Among the garments of the Kohen Gadol (the High Priest) we find that the robe which he wore contained many small bells at its hem. Midrashim and commentaries inject meaning into the use of these bells, but the verse itself states their purpose: “And he shall wear it while serving, and its sound shall be heard when he enters the sanctuary before Hashem, and when he exits, lest he die” (28:35). The purpose of the bells was to make a sound, alarming anyone who was present that he is coming, and they should allow him to do the service. But why, then, does the verse specify the sound’s importance when he is leaving? What utility of service does it achieve once his work is already finished (See Ramban)?
The Midrash (Vayikra Rabbah 10:6) tells us that each element of the Kohen’s garb was meant to atone for certain sins. These bells were meant to atone for improper speech, a sound for a sound. The Gemara (Taanit 8a) illustrates an interesting metaphor for one who speaks poorly of another: In the future, all animals will approach the snake (which represents evil speech) and ask: ‘the lion mauls and then eats its prey… but what benefit do you derive from poisoning someone?’ The same is true for a slanderer- While it may feel good in the moment, the sin of speech is worse than others because it provides no tangible, material benefit to the offender.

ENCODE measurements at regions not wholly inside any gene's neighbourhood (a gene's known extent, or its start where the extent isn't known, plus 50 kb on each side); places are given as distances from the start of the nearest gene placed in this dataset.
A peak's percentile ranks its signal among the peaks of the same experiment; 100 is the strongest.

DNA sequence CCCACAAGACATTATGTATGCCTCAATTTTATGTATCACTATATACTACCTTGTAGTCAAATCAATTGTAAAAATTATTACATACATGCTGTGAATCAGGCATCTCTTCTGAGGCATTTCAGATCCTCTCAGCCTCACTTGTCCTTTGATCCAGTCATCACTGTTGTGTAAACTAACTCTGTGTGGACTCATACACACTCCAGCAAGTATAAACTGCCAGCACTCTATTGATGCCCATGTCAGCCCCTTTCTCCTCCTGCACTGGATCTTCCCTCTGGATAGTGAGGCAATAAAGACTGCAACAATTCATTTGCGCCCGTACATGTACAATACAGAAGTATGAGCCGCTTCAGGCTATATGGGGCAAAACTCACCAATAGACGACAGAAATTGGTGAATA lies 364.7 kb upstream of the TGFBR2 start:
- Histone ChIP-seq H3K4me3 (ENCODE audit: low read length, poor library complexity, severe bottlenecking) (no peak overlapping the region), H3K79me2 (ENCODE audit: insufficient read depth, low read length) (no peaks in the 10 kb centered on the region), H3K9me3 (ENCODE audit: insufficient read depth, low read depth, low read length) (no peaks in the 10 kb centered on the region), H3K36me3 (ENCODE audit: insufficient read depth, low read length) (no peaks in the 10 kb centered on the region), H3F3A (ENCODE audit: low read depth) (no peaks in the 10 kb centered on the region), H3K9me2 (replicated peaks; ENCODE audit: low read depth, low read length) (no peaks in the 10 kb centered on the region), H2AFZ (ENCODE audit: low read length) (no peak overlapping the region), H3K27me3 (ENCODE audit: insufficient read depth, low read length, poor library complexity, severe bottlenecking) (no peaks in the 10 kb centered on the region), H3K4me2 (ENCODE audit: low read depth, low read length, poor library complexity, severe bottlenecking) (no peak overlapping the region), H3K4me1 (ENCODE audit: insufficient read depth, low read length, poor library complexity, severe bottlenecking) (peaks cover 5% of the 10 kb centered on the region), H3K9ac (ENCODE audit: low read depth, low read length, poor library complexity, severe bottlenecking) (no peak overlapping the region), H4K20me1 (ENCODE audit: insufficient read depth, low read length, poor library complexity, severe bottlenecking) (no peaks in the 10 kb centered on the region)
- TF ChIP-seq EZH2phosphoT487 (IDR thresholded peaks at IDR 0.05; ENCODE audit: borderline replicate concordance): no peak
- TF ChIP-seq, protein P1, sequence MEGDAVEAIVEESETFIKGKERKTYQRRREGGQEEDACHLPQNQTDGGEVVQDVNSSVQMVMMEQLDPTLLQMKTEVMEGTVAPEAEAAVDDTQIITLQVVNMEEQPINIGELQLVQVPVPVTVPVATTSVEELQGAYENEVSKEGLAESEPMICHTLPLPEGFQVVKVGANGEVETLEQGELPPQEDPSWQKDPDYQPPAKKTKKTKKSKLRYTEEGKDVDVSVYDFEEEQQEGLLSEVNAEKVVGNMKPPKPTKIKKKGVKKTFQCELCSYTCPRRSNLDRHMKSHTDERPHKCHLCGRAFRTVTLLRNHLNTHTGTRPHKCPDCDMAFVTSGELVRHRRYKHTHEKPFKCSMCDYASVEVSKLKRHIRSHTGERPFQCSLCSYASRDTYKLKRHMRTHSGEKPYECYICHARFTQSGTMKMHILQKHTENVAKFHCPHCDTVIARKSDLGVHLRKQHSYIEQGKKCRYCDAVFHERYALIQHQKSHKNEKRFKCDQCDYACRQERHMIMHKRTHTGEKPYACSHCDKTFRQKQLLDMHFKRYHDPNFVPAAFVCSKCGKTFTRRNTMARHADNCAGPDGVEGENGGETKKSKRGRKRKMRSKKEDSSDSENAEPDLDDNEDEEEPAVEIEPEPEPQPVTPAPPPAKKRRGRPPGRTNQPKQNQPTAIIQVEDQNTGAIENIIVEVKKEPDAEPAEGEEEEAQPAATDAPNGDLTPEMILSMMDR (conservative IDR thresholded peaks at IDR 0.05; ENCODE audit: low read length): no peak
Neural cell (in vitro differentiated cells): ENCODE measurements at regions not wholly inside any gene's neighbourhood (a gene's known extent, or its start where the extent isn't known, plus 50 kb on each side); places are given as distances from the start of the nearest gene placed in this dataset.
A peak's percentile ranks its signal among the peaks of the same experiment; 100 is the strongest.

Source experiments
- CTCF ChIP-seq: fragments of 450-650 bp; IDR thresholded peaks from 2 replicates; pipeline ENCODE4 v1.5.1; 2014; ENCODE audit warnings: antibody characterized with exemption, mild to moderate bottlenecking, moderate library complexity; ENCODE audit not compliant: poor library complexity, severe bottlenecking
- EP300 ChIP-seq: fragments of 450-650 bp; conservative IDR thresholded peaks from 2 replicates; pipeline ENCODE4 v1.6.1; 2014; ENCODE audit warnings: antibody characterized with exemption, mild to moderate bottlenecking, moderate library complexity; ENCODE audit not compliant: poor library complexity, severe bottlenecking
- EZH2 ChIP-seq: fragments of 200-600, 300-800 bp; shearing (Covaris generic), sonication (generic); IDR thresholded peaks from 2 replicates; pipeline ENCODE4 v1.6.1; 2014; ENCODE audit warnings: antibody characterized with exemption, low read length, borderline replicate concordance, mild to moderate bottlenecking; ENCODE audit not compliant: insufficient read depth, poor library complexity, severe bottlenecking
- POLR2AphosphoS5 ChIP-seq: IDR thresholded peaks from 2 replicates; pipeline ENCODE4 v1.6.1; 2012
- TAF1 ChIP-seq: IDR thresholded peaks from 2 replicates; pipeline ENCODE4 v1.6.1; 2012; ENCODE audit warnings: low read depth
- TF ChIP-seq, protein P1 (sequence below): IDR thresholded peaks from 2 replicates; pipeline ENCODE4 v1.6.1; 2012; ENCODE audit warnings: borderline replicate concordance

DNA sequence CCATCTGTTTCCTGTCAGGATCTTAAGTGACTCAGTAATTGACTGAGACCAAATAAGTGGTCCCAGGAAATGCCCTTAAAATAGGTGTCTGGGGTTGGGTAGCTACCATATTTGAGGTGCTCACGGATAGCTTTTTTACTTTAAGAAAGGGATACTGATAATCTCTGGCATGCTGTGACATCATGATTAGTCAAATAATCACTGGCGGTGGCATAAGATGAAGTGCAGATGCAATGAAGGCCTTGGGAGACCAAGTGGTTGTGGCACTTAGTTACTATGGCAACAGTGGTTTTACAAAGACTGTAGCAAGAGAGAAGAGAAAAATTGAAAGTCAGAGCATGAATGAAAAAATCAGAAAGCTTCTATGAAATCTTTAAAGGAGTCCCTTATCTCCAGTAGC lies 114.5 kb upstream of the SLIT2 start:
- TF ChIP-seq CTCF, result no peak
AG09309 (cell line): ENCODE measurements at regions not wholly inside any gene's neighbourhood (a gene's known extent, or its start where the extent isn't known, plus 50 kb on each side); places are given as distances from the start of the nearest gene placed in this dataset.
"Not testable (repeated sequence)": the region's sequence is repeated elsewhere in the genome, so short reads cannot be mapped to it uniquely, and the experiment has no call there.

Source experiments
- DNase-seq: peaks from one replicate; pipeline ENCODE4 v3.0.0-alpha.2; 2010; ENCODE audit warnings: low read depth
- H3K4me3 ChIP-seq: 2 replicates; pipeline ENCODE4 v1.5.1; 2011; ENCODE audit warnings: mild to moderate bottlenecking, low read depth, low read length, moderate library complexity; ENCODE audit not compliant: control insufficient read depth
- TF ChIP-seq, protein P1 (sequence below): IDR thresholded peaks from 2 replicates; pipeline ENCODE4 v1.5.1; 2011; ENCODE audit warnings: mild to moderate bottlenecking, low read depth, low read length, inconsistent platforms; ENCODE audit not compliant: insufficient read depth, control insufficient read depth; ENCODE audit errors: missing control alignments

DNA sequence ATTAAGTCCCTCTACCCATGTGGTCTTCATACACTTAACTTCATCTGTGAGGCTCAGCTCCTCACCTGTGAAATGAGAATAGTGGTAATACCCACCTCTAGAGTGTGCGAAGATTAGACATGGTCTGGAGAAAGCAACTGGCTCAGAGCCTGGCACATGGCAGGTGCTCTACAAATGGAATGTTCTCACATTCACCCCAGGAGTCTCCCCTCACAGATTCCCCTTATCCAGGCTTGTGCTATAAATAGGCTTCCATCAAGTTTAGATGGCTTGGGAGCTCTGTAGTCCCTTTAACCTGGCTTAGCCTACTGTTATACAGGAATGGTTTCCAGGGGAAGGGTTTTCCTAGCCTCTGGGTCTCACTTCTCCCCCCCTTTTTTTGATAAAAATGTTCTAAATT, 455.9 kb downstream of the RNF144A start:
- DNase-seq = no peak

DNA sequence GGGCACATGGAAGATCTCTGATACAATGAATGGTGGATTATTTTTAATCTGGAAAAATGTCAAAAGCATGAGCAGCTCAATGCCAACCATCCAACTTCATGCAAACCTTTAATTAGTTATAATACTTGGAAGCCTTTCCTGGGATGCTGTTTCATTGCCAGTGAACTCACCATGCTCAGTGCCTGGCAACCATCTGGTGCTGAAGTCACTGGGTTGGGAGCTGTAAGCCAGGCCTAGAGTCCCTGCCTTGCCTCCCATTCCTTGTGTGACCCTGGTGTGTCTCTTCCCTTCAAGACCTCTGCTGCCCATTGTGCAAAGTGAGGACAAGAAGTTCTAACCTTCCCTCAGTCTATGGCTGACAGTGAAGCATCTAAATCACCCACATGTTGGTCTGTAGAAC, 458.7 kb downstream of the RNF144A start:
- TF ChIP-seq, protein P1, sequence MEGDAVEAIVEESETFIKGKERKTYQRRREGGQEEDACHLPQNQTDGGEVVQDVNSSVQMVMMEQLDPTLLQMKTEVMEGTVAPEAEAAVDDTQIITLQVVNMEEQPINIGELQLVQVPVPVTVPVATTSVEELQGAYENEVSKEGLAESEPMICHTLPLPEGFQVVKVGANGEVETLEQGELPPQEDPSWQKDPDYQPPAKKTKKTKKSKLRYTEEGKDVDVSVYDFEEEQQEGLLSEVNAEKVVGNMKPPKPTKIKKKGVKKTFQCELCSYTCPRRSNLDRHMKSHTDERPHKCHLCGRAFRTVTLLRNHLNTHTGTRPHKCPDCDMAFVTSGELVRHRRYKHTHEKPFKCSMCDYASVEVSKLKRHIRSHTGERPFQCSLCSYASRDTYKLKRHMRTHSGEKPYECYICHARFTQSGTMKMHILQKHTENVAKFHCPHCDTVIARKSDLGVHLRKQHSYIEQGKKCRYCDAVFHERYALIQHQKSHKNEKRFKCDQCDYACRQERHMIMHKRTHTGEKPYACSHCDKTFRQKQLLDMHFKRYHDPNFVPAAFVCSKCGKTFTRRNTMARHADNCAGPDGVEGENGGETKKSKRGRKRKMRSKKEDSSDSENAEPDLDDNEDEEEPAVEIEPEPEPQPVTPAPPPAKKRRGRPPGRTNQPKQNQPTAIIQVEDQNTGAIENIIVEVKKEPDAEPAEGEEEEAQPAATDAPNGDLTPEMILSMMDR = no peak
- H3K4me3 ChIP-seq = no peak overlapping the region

It’s true- the Kohen’s bell-noises provide him no utility when he exits the Sanctuary. But that’s exactly the point. To combat the problem of improper speech, the bells do something which provide no material benefit. They are simply there -on the way out- to notify others that they can return to their work. While the Kohen gets nothing, only others benefit. This is the exact opposite of the slanderer. This is the pernicious nature of slander, but it’s also the praiseworthy quality of truly good deeds. The more we can contribute on behalf of another without any personal benefit, the more laudable –and audible– that deed becomes.